“the hospitals have a monopoly,” says North Carolina based Blue Ridge Paper Products Inc. benefits director Bonnie Blackley. “They don’t care, because where else are patients going to go? Well, we’re going to go to India.”

“This accelerating trend of medical tourism,” adds Mike Adams, a medical industry watchdog and critic to conventional medicine, “is the free markets way of overcoming the anti-competitive, monopoly practices that have now become accepted as standard in the U.S. medical industry. Despite the industry’s best efforts to exploit patients by limiting their options, smart consumers are realizing that U.S. meical costs are, indeed, a sham, and that they can get the same level of care – plus a free vacation to Asia – for a fraction of what they’d spend in the U.S.”

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Phosphatidyl Serine - HEALTHY COGNITION BRAIN FUNCTION
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Date: December 21, 2005 11:04 AM
Author: Darrell Miller (dm@vitanetonline.com)
Subject: Phosphatidyl Serine - HEALTHY COGNITION BRAIN FUNCTION

“To the dull mind, nature is leaden. To the illumined mind, the whole world burns and sparkles with light.” Ralph Waldo Emerson

From the moment we rise to the moment we rest, our brain is in a decision-making frenzy. When we’re thirsty, our brain tells us that we need water. When we’re hungry, it reminds us that we have a refrigerator full of food. When we’re tired, it lets us know that we need to sleep, and so on. But despite the thousands of decisions we make everyday, our brain still hasn’t figured out a way to let us know what it needs to func¬tion.

Though ironic, this raises a very serious issue. The human brain, like every other organ in the body, demands nutrition - period. Unfortunately, it leaves that up to us to figure out. Thanks to notable advance¬ments in research, we’re finally learning which nutri¬ents are most important for optimal brain function. Phosphatidyl Serine (PS) is a perfect example. This naturally occurring phospholipid has been the subject of numerous studies regarding its ability to boost cognitive function and delay (or potentially reverse) memory deterioration, and suggests that PS may be able to increase the effectiveness of neural transmissions. Interestingly, PS accounts for roughly 15% of the brain’s phospholipid supply. This is enor¬mous because phospholipids play a significant role in the billions of neurotransmissions that take place every second. Yes, billions.

Brain cells are constantly communicating with one another, and send astonishing amounts of impulses throughout the nervous system. This is accomplished via neurotransmitters - chemical messengers that send and receive impulses over the synapses of the brain and throughout the body. Mentally, we’re function¬ing at our best when these cells are well nourished. We can think more clearly, recall memories with ease and operate with greater efficiency. However, a de¬ficiency in neural-nutrients can prevent these mind messengers from functioning as they should. For¬tunately, PS has the ability to cross the blood-brain barrier to deliver critical nutrients and remove mind-slowing waste.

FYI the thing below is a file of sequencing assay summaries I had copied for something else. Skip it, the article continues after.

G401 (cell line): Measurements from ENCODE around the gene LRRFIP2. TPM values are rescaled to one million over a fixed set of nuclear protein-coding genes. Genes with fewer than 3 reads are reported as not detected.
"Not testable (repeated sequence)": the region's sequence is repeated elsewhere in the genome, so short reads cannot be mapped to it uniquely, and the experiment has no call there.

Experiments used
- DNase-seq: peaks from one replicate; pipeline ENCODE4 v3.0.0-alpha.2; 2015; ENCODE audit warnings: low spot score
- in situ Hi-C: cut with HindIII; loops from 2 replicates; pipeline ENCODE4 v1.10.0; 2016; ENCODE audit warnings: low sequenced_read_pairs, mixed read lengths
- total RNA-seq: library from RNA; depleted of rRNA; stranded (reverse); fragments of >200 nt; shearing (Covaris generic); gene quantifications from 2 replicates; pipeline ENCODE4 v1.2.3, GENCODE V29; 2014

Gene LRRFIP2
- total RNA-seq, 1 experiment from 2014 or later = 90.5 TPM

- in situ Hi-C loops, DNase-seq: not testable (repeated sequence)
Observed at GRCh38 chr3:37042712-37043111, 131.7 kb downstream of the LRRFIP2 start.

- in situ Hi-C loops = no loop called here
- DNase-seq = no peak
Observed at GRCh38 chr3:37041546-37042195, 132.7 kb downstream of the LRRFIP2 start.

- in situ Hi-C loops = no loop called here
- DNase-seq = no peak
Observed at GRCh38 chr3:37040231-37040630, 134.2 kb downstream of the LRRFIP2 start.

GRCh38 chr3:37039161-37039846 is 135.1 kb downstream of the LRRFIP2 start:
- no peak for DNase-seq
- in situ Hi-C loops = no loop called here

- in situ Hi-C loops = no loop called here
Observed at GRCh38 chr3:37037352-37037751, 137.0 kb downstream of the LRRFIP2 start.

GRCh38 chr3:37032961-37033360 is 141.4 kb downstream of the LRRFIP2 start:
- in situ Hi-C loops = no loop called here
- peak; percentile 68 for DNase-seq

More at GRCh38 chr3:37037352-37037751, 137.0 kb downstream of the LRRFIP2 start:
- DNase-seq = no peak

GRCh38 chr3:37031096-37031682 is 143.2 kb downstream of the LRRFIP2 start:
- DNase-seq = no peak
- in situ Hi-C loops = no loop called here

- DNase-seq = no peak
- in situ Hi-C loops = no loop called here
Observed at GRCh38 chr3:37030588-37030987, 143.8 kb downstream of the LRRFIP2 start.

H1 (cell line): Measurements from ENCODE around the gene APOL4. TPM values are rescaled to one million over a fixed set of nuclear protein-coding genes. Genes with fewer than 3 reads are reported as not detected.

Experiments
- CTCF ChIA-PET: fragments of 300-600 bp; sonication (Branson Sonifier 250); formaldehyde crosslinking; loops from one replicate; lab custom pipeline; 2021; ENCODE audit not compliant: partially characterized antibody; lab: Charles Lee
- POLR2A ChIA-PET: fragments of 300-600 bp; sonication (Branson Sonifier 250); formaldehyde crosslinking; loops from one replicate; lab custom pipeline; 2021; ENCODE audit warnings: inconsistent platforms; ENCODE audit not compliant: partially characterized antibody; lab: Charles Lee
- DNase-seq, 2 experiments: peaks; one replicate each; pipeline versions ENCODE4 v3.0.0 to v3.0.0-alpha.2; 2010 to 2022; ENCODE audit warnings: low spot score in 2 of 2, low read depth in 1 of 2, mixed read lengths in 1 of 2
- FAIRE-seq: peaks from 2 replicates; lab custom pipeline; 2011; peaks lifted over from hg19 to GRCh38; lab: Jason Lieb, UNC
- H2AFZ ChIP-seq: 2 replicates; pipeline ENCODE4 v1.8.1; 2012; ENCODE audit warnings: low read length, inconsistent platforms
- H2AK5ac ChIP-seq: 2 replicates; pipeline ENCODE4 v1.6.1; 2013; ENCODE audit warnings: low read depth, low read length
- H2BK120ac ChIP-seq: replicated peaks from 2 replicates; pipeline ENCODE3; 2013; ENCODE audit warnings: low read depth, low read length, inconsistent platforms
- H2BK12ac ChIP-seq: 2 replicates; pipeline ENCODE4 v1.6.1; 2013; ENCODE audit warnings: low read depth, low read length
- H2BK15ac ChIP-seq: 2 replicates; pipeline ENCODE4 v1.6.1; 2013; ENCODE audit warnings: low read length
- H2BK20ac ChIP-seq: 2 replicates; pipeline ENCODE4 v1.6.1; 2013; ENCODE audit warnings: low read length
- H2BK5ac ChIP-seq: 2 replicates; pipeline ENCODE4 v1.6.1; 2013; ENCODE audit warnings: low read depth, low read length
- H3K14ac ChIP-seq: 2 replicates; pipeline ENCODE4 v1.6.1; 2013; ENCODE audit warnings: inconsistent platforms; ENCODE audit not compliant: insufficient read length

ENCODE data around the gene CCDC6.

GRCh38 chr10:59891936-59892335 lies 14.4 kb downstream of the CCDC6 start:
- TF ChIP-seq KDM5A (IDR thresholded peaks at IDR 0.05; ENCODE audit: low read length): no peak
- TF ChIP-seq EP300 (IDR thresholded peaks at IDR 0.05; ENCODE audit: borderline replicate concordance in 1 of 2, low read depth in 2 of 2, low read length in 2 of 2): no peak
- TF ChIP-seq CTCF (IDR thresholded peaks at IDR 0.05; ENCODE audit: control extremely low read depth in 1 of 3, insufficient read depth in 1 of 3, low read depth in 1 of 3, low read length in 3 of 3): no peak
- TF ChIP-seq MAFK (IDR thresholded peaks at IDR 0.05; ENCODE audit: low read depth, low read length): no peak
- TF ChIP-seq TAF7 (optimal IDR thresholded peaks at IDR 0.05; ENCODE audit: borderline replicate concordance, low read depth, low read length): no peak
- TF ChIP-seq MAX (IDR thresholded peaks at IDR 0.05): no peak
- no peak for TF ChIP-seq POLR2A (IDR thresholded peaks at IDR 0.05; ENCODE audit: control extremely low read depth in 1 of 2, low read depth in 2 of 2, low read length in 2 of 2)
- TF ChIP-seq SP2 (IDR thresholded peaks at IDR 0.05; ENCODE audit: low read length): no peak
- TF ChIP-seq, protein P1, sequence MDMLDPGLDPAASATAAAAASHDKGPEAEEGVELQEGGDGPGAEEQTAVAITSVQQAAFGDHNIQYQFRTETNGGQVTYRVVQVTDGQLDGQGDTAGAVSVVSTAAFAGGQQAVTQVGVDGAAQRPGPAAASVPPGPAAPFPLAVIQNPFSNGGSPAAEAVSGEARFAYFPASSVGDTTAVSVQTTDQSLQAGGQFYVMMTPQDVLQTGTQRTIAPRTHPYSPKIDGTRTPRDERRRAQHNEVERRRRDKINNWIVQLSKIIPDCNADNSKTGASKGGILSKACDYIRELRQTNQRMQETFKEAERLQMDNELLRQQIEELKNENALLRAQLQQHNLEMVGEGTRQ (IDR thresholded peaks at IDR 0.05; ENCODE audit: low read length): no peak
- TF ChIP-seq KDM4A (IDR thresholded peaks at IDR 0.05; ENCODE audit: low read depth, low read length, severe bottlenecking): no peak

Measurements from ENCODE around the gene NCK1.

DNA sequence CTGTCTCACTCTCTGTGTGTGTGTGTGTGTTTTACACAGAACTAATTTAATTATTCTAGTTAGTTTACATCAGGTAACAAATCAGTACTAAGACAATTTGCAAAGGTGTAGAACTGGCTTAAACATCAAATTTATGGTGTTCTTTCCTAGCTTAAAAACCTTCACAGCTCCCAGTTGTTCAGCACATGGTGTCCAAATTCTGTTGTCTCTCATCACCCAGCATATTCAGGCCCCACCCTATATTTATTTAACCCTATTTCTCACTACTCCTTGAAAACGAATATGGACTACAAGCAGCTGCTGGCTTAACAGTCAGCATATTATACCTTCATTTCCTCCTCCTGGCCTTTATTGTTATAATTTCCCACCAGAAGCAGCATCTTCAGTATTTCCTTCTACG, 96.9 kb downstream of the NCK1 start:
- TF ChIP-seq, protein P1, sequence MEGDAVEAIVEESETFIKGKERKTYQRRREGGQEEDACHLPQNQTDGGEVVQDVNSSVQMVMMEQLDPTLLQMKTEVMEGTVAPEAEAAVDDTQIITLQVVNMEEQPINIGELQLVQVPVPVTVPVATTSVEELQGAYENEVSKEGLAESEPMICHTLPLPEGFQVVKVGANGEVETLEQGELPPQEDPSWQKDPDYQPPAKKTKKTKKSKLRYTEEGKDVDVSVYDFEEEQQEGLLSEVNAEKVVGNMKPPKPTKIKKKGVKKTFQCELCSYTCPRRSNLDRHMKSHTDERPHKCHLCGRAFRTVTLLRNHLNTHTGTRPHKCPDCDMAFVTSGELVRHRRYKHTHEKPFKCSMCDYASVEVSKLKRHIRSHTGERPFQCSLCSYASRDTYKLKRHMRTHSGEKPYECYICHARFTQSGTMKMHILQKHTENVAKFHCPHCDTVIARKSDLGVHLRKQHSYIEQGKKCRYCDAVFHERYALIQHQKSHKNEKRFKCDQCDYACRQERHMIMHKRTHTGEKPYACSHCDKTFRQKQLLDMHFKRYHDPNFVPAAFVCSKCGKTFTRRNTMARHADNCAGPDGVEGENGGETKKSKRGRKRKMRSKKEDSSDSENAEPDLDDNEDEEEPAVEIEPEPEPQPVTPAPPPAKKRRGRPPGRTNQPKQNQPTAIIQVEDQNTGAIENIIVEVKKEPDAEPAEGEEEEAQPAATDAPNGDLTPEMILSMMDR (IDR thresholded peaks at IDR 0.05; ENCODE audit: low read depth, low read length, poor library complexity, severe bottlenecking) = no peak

Consider this. The brain functions in the same man¬ner that a major airport does around the holidays. There are millions of actions taking place. Impulses departing, nutrients arriving, endless communication, the occasional problem and more reactions than any¬one could possibly count. There’s confusion, delay and emotion, not to mention the endless series of transmissions that take place every second. Imagine PS as that ultra-motivated employee who shows up to work everyday anxious to expedite everything in sight. It helps neural travelers get to and from their respec¬tive gates, ensures that they have everything they need, simplifies processes that could result in breakdown, and clears isles that are cluttered with junk. Simply stated, PS is the brain’s overachieving go-getter.

PS can help us think more clearly.

It’s 3:06 in the afternoon and you’re scrambling to get to a meeting that you’re already late for. That fluster could be the result of poor neurotransmission caused by a deficiency in essential nutrients like PS. Moreover, these innocent brain-bursts can exhaust our PS reserves, leaving us somewhere hovering be¬tween frantic and sluggish. Every impulse, thought, action, reaction, movement, emotion and desire is the end result of neurotransmitters in action. PS is a major supporter of these actions. Therefore, as we increase the amount of PS in our system, we gain the ability to think and act with greater ease.

PS can reduce the adverse impacts of stress on our body and mind.

What do we do when we’re down in the dumps? While plopping down on the sofa with a snack might be an easy solution, it comes with a price. Not only does stress interfere with mood, but it can also inspire inactivity, over-eating and sluggishness. This is due largely in part to cortisol - a catabolic hormone released by the adrenal glands in response to emotional stress. Studies done to determine the effectiveness of PS on cortisol suppression have shown that it works by suppressing the hormones that produce cortisol. As a result, supplementing with PS may be able to help reduce the amount of stress related hormones that ultimately leave us singing the blues.

PS can expedite post workout recovery time.

Endurance athletes who carefully monitor their body’s response levels are increasingly turning to PS. Immediately following strenuous activity, the body responds by releasing adrenocorticotropin (ACTH) – a hormone that discourages testosterone and encourages cortisol. By limiting ACTH pro¬duction, PS reduces the amount of muscle tissue breakdown that occurs during exercise. A common misconception is that muscles grow during exercise - wrong. In fact, muscles are torn down during ex¬ercise and grow in-between workouts – hence the term recovery. During recovery, PS helps prevent the activity of growth-inhibiting hormones. This helps athletes recover faster so their gains are realized more quickly.